There is an old expression that “absolute power corrupts absolutely.” Indeed, the case of Sam Riddle, a Detroit political consultant, proves that even a little power–real or perceived–can corrupt. For some, power is like a drug. It can create the illusion that you are above getting caught, that you are somehow above the law.
He worked for ill-fated City Councilwoman Monica Conyers, very recently sentenced on charges of her own. She sits in a prison cell tonight, in spite of the fact that she is the wife of Michigan Representative John Conyers.
Power, indeed, can make you very arrogant and flout the law. Somehow you think you can get away with things like bribery. At some point, Riddle was under the illusion that money would buy him power, or purchase him some degree of influence.
Riddle pled guilty to the charges, admitting guilt for bribing former Southfield City Councilman William Lattimore, according to Web reporter Allan Lengel. Moreover, he even appeared apologetic for his actions, according to an Mlive Detroit report dated October 6, 2010. He apologized for his unethical actions, and even expressed interest in a return to politics, using his sixty-plus years of life experience to teach the younger generation to avoid the temptations that come with an increased level of authority.
But how penitent are you really, Mr. Riddle? I really wish to believe that you are sorry for your actions, but I am put off by one thing you are quoted as saying. The statement, “You can shackle my arms, you can shackle my feet, but you can’t shackle my soul.”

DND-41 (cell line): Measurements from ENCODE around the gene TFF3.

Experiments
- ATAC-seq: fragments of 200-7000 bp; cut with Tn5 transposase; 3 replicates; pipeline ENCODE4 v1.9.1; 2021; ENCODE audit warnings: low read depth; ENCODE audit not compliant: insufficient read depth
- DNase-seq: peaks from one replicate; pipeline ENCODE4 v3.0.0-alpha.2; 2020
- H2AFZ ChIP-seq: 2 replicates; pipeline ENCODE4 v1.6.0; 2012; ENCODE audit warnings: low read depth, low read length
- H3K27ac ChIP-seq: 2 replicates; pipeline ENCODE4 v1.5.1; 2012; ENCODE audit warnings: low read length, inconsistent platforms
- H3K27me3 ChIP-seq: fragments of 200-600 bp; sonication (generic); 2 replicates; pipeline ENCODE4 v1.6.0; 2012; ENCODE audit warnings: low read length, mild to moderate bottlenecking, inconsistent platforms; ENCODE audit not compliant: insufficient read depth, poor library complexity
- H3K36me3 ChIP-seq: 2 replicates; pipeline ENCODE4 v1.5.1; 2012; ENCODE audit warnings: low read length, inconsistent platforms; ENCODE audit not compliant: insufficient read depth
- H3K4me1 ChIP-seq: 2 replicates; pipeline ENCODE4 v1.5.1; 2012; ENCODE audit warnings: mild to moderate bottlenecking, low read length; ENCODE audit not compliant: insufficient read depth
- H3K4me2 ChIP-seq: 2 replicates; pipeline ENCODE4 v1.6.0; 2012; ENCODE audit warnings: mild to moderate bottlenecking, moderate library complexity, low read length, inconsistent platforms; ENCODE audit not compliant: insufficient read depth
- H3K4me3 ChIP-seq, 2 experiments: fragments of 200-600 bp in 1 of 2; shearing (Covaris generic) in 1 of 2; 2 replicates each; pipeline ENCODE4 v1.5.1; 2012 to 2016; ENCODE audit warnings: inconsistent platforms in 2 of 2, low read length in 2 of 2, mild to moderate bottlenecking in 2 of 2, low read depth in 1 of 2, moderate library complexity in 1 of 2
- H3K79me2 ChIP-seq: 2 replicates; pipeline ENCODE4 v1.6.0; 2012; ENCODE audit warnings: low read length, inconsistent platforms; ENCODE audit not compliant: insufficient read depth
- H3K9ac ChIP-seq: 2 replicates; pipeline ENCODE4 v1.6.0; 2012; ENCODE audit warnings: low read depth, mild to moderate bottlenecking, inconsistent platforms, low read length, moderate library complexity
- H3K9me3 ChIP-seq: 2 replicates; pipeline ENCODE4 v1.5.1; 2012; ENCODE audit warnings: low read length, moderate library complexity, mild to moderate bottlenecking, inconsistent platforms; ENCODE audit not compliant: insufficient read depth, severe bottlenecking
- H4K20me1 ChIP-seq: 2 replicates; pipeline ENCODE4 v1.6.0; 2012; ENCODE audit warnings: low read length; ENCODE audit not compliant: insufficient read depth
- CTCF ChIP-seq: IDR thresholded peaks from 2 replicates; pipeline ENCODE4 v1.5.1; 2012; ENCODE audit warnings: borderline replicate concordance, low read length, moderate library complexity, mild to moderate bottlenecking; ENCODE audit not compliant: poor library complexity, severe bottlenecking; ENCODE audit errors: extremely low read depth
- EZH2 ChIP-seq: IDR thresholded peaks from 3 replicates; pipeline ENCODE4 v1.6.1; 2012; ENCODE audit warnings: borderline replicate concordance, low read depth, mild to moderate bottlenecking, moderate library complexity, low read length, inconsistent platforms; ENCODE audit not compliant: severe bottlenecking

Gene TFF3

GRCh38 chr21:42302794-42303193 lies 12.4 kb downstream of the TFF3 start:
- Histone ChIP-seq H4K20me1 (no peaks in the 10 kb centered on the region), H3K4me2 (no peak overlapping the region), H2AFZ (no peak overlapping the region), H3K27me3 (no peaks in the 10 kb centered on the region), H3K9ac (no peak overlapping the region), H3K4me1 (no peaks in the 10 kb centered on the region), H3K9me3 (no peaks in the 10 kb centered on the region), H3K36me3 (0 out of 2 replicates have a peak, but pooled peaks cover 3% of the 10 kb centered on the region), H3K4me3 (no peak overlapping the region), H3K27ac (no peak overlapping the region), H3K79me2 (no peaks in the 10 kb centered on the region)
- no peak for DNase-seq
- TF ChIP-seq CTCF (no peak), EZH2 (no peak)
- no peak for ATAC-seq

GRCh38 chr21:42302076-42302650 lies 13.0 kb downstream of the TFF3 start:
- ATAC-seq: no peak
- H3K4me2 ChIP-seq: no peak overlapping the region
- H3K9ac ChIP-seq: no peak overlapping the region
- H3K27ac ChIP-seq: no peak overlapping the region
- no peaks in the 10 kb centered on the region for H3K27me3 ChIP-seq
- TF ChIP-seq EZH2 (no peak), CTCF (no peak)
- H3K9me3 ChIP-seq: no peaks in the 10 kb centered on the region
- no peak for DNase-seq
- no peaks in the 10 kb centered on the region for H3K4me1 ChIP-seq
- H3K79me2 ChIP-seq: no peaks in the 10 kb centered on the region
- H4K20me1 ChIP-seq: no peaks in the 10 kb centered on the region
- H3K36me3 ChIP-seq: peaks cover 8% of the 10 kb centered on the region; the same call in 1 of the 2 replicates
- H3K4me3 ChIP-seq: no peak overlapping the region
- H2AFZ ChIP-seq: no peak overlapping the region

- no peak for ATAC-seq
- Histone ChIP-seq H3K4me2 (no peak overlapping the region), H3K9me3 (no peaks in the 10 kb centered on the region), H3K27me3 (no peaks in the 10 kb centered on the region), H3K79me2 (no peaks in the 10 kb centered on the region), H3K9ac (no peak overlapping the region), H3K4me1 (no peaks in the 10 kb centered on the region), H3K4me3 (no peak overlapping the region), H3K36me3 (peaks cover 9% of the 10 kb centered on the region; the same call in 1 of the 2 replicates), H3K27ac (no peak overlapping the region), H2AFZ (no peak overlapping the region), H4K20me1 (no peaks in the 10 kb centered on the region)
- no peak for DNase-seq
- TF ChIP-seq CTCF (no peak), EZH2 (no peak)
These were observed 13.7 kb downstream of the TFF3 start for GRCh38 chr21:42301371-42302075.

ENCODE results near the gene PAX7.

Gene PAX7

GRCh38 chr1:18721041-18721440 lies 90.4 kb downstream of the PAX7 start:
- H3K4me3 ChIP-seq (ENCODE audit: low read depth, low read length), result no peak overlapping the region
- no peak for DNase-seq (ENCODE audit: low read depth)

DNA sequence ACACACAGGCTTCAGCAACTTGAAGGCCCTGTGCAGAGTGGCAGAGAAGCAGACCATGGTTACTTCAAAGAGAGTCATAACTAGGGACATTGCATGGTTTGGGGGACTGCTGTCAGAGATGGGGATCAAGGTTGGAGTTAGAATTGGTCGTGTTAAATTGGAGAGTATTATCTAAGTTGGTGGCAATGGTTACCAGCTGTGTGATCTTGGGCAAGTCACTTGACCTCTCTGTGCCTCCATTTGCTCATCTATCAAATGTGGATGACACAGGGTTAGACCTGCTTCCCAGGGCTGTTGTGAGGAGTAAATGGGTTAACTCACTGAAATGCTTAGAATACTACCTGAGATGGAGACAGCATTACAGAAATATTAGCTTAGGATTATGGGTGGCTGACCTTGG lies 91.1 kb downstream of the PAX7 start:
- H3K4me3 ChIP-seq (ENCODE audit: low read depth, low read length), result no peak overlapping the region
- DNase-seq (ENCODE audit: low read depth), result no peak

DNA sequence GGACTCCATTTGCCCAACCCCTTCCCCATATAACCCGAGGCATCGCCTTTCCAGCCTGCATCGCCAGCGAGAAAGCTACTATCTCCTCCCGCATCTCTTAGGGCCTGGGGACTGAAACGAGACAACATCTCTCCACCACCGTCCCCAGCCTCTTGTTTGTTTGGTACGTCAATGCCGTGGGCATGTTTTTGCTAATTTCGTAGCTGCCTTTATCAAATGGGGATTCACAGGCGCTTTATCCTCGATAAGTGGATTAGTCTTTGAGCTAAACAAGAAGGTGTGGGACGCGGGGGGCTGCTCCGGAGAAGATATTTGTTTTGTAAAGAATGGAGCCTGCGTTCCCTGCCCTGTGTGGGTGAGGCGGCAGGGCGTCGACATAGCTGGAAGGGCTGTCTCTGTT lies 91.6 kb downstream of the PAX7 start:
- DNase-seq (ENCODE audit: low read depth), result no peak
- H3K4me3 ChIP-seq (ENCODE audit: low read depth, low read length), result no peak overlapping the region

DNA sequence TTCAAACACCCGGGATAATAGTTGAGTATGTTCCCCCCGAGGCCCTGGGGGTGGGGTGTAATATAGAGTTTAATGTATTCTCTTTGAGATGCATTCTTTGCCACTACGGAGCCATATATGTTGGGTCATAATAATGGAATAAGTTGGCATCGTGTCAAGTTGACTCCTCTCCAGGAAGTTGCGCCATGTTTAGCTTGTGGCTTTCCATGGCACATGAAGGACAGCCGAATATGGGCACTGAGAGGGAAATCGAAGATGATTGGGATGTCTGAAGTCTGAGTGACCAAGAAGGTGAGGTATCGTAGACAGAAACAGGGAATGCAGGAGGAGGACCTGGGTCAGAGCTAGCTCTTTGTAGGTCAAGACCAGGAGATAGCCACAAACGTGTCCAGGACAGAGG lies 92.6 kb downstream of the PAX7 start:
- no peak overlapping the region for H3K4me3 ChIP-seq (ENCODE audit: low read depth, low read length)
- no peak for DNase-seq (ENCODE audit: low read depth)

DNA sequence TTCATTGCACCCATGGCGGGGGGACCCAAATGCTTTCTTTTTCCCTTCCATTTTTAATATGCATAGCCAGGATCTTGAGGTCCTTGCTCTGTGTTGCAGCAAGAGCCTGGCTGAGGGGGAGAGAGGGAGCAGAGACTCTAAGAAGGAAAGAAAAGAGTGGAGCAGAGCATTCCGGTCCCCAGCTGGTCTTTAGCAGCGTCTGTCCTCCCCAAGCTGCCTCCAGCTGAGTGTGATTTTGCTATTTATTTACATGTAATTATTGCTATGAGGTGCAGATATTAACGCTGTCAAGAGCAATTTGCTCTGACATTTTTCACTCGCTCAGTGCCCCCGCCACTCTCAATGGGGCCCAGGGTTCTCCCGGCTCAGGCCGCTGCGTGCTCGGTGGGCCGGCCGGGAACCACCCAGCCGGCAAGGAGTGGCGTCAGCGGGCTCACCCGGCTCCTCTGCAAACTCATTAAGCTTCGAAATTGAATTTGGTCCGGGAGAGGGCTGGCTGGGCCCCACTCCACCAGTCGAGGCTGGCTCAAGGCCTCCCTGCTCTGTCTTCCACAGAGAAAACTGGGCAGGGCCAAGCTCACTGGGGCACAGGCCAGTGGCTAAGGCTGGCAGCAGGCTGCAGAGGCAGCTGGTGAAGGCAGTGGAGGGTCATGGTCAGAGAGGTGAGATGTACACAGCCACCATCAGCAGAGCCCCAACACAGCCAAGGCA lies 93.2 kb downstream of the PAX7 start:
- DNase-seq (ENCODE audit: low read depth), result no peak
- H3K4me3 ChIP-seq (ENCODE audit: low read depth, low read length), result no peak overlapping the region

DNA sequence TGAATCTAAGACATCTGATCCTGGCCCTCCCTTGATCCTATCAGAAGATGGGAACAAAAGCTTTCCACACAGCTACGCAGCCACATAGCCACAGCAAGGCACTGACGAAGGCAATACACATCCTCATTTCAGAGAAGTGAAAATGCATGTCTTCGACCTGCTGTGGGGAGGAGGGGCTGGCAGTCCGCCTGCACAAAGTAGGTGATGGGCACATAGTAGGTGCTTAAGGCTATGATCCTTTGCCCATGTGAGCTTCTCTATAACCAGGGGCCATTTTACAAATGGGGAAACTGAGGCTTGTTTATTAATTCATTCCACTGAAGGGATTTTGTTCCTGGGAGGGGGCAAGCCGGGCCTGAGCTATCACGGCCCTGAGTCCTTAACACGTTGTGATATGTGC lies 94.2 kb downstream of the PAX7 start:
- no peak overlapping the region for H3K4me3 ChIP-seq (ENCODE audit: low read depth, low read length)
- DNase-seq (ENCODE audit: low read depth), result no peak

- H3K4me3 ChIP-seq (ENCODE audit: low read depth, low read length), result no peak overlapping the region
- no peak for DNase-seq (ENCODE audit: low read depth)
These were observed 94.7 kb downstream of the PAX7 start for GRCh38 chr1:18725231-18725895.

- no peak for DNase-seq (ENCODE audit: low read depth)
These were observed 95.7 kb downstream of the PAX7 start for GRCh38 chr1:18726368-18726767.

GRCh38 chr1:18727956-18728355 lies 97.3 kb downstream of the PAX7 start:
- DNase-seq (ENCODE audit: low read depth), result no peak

Riddle chose to break the law. He sent himself up the river. On the one hand, he says he’s sorry for what he did. Statements like that from a person standing before a judge makes me wonder if he is really sorry for his offense, or is he merely sorry he got caught?
Now mind you, it is not really for me to judge. But part of me can’t help wondering that if the light had never been shone on his actions, would he still be trying to get by with wrongdoing as if nothing were ever wrong?
I am reminded of my own childhood friends who would try to get me to do stuff I knew was wrong. One such friend said, “Come and smoke with me. You ain’t cool if you smoke.” I answered, “But I’ll get in trouble if my mom finds out!” He replied, “What Mama don’t know won’t hurt her!”
He totally missed the point. The issue was that I would know. I would have to live with myself every day, knowing I did something to hurt my mom while her back was turned.
I wish Mr. Riddle well after he leaves prison. But I am uncertain about whether he deserves a second shot at politics. Ever again.
Associated Press. “Sam Riddle Gets 37 Years for Corruption. Mlive.com
Allan Lengel, “Detroit Political Consultant Sam Riddle Gets 37 Months. Tickle the Wire.com